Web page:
Will pot sales fuel prevention funding? Advocates fear not
Before any money from the sale of recreational marijuana flows to the state of Illinois, these hoped-for funds already have destinations spelled out.
After implementation, administration, enforcement and expungement expenses are paid, the Department of Human Services will get 20% of revenue for substance abuse prevention, and a drug treatment fund will get 2% for a public information campaign.
The local government distributive fund will receive 8% for crime prevention and enforcement, a budget stabilization fund will get 10%, a new grant program will receive 25% to support economic development and violence prevention, and the general fund will get 35%.
The Illinois Department of Revenue projects recreational marijuana sellers and growers will generate more than $57 million in tax revenues and licensing fees this fiscal year. Tax revenues would amount to $140.5 million in 2021 and more than double by 2024, estimates say.
The Department of Human Services includes priorities for using some new cannabis-related funding in its fiscal year 2020 budget highlights. Despite these projections, prevention experts caution the flow of new tax dollars may not be as fast as desired.
"We have to be careful to remember that the state has to start covering their costs of regulation before any of the money gets divvied out," said Jamie Epstein, co-founder of the Stand Strong prevention coalition in the Stevenson High School area. "So it's not going to be much for a while."
The worry, primarily, is it will cost too much to administer and enforce the new law, leaving precious little available to be split into the percentages for prevention, treatment, public information or the other listed priorities.
A November 2018 study on the "Economic and Social Costs of Legalized Marijuana" released by Colorado Christian University could be one basis for that fear. It found the legal marijuana industry has adversely affected Colorado's state finances because "for every dollar gained in tax revenue, Coloradans spent approximately $4.50 to mitigate the costs of legalization."
"The problem is that what we're seeing in the other states, what is promised and forecast is not being delivered. That's of course our concern as well," said Margaret Polovchak, manager of prevention services at OMNI Youth Services in Buffalo Grove. "There's currently not enough funding for prevention and treatment options. So why should we assume that there will be sufficient (funding) in the future?"
OMNI receives $290,000 a year from the Department of Human Services to conduct substance use prevention for 15,000 youths in Wheeling Township, Polovchak said.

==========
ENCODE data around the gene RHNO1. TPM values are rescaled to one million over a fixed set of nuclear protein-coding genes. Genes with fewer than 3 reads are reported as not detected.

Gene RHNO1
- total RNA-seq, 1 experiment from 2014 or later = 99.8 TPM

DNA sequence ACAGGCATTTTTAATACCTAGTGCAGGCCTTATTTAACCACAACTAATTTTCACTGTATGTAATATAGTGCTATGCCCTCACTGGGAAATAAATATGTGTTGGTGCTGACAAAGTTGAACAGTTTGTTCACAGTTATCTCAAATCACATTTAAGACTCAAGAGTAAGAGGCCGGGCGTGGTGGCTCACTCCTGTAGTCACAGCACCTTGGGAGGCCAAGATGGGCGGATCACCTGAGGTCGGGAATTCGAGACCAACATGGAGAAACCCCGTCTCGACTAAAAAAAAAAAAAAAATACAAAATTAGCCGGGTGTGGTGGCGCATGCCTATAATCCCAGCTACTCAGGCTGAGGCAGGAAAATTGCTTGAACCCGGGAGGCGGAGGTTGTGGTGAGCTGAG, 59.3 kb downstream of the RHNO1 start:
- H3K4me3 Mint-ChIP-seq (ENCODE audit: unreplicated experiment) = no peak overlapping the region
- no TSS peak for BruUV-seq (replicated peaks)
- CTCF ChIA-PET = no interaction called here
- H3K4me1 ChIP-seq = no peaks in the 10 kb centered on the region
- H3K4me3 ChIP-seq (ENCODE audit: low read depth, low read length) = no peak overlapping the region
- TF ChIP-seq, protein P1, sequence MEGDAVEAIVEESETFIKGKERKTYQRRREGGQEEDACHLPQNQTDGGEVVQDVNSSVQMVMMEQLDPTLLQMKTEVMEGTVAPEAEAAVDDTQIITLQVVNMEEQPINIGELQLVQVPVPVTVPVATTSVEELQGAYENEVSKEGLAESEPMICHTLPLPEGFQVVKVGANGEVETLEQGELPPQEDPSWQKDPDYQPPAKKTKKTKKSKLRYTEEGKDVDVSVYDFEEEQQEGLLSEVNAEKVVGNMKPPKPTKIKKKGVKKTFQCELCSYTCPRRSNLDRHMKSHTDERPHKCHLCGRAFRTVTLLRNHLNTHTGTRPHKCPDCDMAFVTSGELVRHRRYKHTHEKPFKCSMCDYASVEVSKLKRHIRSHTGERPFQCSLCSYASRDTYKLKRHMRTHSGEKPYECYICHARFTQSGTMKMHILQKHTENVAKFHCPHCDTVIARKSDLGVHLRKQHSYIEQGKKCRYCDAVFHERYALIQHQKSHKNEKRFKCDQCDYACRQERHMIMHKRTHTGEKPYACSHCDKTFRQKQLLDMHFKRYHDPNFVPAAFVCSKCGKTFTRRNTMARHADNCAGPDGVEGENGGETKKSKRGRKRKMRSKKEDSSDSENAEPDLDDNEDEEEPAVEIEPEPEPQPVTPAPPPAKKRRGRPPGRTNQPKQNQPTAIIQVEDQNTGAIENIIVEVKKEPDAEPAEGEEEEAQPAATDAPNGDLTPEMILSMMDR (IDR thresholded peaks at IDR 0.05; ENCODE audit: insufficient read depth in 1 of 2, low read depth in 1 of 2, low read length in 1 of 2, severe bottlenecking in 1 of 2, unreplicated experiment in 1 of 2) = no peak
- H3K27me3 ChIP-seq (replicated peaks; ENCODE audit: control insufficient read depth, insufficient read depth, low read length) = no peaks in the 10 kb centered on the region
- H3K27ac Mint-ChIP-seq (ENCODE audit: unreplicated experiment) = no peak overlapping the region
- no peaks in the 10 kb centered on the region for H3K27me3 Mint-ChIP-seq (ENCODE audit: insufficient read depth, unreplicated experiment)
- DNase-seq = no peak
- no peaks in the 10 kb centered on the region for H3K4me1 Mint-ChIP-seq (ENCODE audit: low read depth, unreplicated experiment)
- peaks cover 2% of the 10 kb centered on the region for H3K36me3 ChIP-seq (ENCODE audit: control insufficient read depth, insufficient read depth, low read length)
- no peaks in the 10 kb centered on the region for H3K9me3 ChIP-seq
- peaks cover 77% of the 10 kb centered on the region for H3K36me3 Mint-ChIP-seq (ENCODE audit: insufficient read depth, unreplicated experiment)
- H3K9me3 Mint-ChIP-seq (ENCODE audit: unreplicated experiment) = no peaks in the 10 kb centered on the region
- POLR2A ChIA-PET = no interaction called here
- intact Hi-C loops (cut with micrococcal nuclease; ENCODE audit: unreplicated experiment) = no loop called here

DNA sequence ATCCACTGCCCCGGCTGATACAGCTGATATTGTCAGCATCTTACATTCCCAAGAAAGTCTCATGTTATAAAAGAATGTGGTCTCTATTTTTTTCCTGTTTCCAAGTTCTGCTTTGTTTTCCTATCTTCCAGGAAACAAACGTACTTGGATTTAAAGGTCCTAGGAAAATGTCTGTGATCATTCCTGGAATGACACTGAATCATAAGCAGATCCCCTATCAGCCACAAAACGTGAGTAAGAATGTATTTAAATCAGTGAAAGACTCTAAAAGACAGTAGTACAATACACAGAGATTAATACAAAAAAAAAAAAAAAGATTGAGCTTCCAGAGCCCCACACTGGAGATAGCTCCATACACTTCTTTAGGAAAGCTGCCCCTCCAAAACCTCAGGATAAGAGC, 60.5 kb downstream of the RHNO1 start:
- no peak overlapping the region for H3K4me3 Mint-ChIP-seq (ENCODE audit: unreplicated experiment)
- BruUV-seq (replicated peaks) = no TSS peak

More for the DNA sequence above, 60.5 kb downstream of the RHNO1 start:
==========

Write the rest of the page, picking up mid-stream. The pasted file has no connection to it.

That money comes from the department's budget for substance use prevention of roughly $18 million this year, spokeswoman Meghan Powers said. That budget could increase with funding from recreational marijuana, which officials plan to spend on the following initiatives, according to budget highlights:
• Adding outpatient substance use treatment at nonprofit primary care practices, hospitals and health centers.
• Directing more drug offenders into treatment.
• Increasing prison capacity to coordinate care for inmates who need substance use and mental health treatment.
• Funding more housing for people recovering from substance use disorders.
• Expanding school-based prevention education.
• Increasing Crisis Intervention Team and Mental Health First Aid training for police and first responders.
State Rep. Kelly Cassidy, a Chicago Democrat and one of the cannabis law's original sponsors, said it will take some time for the recreational market to mature and reach full revenue projections. But she said directing more money toward prevention to make it "a robust effort" is one of the state's priorities. And any new prevention spending will help.
But these assurances don't ease the fear of prevention advocates that use and addiction could rise and new money will fall short.
"They're just spinning their wheels" with plans for additional prevention funding, said 55th District state Rep. Marty Moylan, a Des Plaines Democrat who opposed legalization. "This will get more people addicted, then we'll try to educate them."
New money can only help state-funded organizations. Many prevention groups are nonprofits that don't receive any state money -- and therefore don't stand to see a boost.
The Stand Strong coalition, for example, is primarily funded by the Office of National Drug Control Policy. The group is in the fourth of five years receiving $125,000 a year through the Drug-Free Community grant program, Epstein said. She fears that money will have to stretch further if demand for prevention increases along with marijuana availability.
"I don't know if there's an amount of money they can give us to combat what can happen," she said.